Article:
Can you get yourself invited to a podcast? Is it possible for you to associate with a non-competing partner to show up on one of their videos?

Is it possible for you to joinsomeone else on a hosted talk show? How about joining hands with a fellow webinar presenter and co-host the webinar?

Admittedly, this is hard for me to do as well (since I am also camera shy). If you can, however, these are some amazing ways to not only earn some mentions and links (great for SEO backlinks too) but also traffic, credibility, and rising clout.

I wish I could do this. But, can you?

Do it the old fashioned way: one person at a time

Before you scorn at this thought and think that’s “it’s a little too slow, old-fashioned, and won’t work anyway”, you’d be wrong.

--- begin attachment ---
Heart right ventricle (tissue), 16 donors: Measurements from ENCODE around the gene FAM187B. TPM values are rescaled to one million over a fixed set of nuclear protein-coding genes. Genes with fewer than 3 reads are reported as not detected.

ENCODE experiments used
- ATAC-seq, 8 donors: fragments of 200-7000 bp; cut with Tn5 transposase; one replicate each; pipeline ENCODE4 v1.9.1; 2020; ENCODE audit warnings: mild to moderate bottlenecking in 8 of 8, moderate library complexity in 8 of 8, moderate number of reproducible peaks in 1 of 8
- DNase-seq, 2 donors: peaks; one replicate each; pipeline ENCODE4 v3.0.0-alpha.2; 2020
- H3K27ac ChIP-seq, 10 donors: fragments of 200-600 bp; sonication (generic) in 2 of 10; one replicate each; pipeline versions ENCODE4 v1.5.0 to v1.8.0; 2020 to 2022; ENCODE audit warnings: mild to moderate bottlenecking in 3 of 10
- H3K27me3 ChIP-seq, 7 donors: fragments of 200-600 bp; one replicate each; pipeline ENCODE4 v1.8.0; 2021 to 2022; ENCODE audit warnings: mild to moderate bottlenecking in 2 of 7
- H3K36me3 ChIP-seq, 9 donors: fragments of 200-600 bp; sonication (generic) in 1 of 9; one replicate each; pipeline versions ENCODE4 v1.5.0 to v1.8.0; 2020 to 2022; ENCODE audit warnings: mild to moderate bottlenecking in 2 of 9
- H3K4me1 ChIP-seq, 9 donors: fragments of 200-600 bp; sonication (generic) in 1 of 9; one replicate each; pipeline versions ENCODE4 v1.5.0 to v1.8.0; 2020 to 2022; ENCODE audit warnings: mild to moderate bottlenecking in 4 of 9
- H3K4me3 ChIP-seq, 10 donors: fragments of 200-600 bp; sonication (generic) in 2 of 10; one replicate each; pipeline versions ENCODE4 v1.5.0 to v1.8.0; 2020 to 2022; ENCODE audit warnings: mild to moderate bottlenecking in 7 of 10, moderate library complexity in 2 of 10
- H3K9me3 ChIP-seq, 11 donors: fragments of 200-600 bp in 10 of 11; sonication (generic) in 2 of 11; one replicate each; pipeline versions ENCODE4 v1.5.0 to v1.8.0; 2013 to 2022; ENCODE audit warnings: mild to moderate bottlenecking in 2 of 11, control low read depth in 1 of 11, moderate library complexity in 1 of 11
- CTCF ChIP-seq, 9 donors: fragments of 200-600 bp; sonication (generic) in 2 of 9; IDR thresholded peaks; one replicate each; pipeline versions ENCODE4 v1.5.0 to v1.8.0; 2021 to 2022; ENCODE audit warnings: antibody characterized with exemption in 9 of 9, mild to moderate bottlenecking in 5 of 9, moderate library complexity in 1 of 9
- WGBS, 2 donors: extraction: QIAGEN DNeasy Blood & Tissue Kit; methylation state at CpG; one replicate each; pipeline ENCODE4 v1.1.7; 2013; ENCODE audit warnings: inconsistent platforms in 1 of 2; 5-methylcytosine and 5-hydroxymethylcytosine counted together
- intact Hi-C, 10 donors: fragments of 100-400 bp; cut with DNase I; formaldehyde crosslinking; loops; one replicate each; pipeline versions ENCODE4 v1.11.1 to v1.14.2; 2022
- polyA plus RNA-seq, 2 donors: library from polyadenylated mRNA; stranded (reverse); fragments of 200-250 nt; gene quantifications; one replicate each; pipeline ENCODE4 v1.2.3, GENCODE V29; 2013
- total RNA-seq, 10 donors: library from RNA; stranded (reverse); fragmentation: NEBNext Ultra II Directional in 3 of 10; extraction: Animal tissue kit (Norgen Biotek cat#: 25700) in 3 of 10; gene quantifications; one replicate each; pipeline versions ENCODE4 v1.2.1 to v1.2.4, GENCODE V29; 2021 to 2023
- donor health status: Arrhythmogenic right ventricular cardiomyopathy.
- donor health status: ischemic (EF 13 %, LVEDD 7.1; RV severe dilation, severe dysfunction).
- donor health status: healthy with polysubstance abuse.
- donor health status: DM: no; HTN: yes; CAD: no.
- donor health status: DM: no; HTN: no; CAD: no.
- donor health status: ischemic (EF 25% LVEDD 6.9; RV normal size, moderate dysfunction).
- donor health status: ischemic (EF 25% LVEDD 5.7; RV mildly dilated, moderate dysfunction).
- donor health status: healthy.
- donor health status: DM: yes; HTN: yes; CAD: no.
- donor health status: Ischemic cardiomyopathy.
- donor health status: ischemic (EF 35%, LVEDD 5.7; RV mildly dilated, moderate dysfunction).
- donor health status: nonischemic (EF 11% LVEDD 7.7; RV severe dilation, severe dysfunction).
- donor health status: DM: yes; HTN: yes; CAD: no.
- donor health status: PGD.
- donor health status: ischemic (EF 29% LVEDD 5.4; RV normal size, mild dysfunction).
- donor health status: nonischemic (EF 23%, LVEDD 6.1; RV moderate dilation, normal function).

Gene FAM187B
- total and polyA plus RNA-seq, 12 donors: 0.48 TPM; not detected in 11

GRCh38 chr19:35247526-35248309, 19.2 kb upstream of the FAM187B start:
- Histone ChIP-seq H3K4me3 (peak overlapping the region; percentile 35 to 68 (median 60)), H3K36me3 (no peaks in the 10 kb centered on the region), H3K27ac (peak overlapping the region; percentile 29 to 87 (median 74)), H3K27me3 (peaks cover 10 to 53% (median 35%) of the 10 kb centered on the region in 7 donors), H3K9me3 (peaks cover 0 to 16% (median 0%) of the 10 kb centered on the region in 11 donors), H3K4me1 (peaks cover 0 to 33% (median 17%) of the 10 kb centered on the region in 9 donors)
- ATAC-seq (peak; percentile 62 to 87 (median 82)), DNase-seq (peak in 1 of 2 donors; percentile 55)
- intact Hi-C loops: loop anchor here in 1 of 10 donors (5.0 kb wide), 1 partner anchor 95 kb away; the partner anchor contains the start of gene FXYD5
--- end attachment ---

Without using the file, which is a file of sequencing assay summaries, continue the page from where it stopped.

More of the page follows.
While none of the amazing people (who also happen to be bloggers and entrepreneurs) keep searching endlessly on search terms like “How to Use Social Proof [for anything]”, they do it the old-fashioned way.

Look at how Ryan Biddulph of Blogging From Paradise actually takes the time to connect. He looks out for his people, connects with them as a person, and never fails to help if you have any questions. 

See how Donna Merrill of Donna Merrill Tribe really takes time (and humongous effort) to inspire others and really help them out. 

Then there’s Lisa Sicard of Inspire to Thrive with an amazing story of how she started her business (and there’s been a string of jobs, side hustles, and businesses) in her teens. 

Since we are talking about Social Proof, notice that she worked her way through numerous lists and recognitions such as one of the top Twitter Influencers in 2017, featured on a Search Engine Watch post, quoted on SmallBizTrends, and more. 

I also wrote about a few other individual bloggers who can put several companies to shame. 

I believe every business should follow the lead and put some skin in the game. 

Really connect. Meet real people. Talk about your customers’ stories (or mention others). Get generous. 

What are you doing to make social proof work for your business?